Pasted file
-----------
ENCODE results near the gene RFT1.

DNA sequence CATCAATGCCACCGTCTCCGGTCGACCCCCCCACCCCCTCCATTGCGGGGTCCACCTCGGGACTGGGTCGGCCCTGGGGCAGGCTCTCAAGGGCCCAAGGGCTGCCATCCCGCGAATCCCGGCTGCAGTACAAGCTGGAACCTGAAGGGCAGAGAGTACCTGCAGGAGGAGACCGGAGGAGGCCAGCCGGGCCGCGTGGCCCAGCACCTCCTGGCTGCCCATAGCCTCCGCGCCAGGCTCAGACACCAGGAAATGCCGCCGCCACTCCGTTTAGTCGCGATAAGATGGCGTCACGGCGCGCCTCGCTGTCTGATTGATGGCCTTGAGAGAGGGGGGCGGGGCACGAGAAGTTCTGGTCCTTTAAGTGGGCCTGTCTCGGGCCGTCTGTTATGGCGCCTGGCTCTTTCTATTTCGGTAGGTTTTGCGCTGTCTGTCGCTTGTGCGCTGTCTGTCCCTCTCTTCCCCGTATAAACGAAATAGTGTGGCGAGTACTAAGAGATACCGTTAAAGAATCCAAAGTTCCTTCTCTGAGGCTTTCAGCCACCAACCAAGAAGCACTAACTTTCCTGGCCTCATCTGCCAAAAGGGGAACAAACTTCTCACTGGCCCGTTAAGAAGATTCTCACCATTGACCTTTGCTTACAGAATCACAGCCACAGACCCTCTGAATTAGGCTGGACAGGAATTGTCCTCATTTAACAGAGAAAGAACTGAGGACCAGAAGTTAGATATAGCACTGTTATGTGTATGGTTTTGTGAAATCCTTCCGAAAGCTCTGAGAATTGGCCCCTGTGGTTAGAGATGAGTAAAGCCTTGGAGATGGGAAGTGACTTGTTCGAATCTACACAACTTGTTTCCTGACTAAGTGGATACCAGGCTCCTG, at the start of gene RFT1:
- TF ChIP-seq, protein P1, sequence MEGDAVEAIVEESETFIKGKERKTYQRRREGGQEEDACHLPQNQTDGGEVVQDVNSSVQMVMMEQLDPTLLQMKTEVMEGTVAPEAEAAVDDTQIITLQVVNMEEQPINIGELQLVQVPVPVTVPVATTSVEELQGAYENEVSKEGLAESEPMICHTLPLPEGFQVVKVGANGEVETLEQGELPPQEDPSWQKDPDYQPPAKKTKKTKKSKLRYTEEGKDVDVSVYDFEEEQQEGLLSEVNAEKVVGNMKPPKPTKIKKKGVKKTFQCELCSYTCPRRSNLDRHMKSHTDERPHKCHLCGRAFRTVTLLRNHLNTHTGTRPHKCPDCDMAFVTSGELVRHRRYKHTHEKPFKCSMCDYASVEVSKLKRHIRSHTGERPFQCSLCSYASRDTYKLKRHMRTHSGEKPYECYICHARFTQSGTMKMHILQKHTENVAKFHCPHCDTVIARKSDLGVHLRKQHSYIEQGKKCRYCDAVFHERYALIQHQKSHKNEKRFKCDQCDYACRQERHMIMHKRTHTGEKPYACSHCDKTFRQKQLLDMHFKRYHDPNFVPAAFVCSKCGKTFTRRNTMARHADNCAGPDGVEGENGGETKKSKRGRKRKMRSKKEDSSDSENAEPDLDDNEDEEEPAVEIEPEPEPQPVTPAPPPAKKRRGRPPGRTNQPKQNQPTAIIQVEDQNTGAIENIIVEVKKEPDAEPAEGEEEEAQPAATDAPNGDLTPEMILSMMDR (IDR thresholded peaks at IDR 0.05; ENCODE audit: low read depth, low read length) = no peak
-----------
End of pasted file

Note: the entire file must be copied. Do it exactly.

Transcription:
ENCODE results near the gene RFT1.

DNA sequence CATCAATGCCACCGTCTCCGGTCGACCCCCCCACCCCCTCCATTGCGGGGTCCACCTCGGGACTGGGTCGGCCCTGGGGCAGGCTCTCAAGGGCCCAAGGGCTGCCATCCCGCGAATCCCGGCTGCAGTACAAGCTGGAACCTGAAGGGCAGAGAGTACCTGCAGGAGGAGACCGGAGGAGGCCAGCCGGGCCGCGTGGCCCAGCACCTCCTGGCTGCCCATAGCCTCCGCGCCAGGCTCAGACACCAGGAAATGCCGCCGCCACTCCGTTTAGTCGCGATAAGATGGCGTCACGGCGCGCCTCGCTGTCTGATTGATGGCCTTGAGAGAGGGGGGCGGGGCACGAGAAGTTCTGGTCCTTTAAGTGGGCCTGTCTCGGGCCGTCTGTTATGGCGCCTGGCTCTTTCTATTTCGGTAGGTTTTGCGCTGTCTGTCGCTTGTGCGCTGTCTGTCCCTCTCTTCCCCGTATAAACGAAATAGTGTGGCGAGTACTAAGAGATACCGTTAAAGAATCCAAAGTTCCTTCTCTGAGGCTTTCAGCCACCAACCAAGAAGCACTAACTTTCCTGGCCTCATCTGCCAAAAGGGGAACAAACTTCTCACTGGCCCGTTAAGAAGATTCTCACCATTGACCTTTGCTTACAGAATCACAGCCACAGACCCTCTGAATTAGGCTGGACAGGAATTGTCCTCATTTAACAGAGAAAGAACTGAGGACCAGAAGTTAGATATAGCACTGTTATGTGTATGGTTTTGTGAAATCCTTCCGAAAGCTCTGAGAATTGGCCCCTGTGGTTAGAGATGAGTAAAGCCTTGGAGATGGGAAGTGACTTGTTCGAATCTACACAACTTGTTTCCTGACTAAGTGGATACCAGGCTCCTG, at the start of gene RFT1:
- TF ChIP-seq, protein P1, sequence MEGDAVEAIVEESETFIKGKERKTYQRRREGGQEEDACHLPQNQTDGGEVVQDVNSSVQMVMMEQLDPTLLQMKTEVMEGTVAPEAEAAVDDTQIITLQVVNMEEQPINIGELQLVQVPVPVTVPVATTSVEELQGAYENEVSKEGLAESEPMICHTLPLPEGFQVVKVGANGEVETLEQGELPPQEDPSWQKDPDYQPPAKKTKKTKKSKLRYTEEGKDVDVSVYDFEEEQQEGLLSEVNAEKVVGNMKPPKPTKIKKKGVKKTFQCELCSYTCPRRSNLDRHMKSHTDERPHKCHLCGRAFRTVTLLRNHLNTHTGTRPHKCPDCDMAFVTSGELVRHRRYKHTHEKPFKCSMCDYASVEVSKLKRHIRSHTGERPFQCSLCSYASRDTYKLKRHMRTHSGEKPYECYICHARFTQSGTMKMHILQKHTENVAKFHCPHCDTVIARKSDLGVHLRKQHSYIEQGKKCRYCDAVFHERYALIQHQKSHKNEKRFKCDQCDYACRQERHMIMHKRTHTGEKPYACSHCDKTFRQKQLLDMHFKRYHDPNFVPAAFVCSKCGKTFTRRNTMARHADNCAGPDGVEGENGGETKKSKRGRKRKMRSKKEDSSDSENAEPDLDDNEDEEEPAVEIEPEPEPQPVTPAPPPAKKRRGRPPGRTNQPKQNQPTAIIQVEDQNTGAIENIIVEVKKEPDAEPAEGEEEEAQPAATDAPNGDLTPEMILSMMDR (IDR thresholded peaks at IDR 0.05; ENCODE audit: low read depth, low read length) = no peak